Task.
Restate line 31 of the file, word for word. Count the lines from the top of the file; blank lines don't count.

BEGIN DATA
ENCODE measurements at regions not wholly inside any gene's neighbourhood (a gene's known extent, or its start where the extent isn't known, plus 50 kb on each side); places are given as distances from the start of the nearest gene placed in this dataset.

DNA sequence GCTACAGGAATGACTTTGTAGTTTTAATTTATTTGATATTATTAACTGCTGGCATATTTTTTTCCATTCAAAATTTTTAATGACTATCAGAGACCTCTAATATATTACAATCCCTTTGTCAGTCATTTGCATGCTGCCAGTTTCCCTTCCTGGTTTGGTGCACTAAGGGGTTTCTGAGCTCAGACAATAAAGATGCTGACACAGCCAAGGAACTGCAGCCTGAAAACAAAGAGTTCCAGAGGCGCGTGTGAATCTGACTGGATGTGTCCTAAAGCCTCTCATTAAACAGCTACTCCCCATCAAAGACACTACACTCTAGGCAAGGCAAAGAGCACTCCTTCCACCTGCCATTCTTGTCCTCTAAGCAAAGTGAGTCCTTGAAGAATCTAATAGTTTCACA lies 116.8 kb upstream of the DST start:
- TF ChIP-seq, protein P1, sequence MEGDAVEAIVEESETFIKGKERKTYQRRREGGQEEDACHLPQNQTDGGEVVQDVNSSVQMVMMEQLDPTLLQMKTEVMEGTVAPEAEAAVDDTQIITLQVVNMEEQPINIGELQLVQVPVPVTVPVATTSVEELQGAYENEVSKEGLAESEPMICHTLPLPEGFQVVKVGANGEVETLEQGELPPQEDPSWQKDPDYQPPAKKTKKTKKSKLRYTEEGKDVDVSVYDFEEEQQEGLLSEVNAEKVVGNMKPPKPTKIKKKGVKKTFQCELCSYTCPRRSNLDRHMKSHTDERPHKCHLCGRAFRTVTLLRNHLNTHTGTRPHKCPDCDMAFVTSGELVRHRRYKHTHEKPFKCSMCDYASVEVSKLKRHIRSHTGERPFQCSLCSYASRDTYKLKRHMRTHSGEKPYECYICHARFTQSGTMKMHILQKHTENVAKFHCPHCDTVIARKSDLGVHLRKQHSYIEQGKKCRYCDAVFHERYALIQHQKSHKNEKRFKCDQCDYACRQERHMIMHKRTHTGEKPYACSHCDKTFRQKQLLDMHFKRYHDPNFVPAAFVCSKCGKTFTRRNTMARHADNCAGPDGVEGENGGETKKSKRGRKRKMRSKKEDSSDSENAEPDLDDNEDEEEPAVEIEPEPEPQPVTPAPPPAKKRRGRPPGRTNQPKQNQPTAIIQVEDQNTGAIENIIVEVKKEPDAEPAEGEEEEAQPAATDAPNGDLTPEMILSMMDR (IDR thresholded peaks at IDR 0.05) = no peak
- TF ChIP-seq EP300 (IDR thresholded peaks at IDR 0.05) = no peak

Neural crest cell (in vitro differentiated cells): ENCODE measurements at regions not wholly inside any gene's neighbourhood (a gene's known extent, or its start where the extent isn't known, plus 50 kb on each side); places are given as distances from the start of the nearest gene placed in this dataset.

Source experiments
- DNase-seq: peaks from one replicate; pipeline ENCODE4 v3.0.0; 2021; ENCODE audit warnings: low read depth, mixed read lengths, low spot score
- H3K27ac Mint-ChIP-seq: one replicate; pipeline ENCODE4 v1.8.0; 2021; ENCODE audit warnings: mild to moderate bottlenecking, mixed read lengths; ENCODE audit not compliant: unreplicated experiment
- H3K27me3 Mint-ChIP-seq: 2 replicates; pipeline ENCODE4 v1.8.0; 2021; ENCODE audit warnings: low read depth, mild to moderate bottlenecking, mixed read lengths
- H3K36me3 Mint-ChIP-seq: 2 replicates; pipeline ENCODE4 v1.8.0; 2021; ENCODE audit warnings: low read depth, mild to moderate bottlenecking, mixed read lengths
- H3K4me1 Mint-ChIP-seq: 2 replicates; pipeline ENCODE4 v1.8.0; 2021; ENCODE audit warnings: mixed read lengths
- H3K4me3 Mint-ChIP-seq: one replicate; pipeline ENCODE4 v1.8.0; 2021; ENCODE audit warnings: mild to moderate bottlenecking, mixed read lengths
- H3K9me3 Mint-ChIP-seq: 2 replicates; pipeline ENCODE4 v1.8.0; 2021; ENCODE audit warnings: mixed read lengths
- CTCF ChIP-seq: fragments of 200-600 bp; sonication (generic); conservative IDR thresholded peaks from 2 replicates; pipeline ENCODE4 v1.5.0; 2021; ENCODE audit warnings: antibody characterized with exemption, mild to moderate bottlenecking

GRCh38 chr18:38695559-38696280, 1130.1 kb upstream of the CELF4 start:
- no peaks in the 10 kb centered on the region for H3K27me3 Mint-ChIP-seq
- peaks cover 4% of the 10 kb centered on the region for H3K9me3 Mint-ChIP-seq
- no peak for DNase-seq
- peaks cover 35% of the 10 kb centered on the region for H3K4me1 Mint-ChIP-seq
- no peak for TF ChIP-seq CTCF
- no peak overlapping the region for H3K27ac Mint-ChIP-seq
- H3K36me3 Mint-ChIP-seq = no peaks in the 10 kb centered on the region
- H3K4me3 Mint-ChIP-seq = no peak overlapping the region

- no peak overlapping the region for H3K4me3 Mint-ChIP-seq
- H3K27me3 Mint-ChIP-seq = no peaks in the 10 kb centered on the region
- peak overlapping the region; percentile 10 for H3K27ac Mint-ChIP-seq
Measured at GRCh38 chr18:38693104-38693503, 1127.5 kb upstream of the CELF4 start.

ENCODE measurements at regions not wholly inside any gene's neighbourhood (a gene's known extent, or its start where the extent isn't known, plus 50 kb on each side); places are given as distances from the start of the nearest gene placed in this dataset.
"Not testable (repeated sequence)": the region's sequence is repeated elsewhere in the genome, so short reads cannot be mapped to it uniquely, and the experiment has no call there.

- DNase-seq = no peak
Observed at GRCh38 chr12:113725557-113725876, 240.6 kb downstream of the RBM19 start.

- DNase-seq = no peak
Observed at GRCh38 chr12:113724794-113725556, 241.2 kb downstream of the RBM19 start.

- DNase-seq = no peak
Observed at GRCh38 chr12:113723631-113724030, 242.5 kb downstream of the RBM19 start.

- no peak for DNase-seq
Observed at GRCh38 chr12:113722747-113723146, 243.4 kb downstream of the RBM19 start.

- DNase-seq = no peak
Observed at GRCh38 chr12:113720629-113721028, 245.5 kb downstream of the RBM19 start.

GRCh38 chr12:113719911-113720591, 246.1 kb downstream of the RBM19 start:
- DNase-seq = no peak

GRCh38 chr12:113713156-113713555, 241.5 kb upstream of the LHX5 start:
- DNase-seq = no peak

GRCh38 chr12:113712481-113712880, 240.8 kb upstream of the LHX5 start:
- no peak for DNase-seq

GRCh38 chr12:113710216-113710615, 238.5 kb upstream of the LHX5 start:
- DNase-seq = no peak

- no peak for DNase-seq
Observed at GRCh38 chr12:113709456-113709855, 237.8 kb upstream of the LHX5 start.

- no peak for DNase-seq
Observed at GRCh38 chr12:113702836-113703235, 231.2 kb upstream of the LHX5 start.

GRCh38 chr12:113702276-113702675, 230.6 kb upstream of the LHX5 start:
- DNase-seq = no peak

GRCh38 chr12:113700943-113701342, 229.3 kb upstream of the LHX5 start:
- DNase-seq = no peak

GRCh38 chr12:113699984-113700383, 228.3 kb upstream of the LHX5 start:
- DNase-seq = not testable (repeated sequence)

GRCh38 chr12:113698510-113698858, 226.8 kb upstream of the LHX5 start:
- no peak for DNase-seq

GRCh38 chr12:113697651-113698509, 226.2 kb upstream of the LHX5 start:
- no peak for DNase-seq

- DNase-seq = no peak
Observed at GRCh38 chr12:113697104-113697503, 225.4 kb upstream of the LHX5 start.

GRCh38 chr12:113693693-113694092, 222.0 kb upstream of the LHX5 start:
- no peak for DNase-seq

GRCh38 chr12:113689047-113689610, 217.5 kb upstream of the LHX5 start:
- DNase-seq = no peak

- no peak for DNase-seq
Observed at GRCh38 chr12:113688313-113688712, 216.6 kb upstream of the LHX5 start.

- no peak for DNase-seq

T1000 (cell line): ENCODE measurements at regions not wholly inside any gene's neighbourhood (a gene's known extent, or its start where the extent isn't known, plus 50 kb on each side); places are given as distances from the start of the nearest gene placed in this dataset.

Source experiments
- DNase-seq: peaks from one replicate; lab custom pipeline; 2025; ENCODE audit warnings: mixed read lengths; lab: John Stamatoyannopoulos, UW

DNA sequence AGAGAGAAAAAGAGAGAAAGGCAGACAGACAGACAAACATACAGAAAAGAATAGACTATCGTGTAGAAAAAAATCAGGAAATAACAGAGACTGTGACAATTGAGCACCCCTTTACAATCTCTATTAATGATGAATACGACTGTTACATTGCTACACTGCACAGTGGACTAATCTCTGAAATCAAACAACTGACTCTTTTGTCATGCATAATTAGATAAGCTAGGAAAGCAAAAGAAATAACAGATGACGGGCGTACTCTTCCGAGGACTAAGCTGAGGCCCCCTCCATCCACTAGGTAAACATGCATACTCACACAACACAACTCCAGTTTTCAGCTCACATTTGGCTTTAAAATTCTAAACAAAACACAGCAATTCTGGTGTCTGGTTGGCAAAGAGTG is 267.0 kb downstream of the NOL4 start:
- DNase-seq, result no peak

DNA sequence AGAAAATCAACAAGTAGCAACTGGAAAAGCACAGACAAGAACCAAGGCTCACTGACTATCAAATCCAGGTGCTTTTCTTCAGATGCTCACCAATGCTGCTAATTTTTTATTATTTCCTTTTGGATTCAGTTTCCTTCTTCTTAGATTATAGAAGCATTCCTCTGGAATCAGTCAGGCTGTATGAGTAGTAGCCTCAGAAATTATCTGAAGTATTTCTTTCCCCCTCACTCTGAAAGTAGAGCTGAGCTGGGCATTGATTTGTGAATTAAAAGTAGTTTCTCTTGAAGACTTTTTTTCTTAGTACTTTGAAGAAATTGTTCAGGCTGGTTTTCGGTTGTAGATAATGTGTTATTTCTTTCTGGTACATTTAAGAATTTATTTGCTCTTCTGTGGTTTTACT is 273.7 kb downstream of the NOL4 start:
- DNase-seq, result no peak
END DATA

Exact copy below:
Observed at GRCh38 chr12:113725557-113725876, 240.6 kb downstream of the RBM19 start.